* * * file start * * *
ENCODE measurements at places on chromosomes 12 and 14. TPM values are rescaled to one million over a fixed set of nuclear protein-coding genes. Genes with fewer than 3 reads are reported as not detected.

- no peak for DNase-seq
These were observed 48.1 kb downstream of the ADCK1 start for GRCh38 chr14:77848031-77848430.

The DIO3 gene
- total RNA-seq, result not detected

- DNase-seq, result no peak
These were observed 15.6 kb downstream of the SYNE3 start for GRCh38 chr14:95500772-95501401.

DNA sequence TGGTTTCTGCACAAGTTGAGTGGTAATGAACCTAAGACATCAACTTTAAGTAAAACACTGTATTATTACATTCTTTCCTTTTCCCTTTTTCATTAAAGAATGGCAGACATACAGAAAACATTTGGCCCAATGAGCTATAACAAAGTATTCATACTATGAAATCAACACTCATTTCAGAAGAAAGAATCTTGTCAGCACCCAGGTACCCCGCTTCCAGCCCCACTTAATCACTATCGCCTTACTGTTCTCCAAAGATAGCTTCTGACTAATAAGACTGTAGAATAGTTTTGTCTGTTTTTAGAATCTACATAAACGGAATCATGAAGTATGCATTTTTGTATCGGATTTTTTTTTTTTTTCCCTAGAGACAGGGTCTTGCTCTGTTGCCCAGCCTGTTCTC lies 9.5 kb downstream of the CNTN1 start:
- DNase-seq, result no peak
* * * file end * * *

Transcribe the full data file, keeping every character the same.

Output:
ENCODE measurements at places on chromosomes 12 and 14. TPM values are rescaled to one million over a fixed set of nuclear protein-coding genes. Genes with fewer than 3 reads are reported as not detected.

- no peak for DNase-seq
These were observed 48.1 kb downstream of the ADCK1 start for GRCh38 chr14:77848031-77848430.

The DIO3 gene
- total RNA-seq, result not detected

- DNase-seq, result no peak
These were observed 15.6 kb downstream of the SYNE3 start for GRCh38 chr14:95500772-95501401.

DNA sequence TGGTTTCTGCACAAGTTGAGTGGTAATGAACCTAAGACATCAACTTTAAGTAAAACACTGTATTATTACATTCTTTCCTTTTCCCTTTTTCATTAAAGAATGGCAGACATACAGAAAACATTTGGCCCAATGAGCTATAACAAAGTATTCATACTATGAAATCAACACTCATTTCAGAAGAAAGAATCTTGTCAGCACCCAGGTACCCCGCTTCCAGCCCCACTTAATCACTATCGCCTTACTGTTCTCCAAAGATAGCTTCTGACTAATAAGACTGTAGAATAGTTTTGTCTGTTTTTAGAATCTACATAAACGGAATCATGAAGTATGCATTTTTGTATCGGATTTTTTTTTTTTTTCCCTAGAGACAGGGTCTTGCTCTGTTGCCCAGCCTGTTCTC lies 9.5 kb downstream of the CNTN1 start:
- DNase-seq, result no peak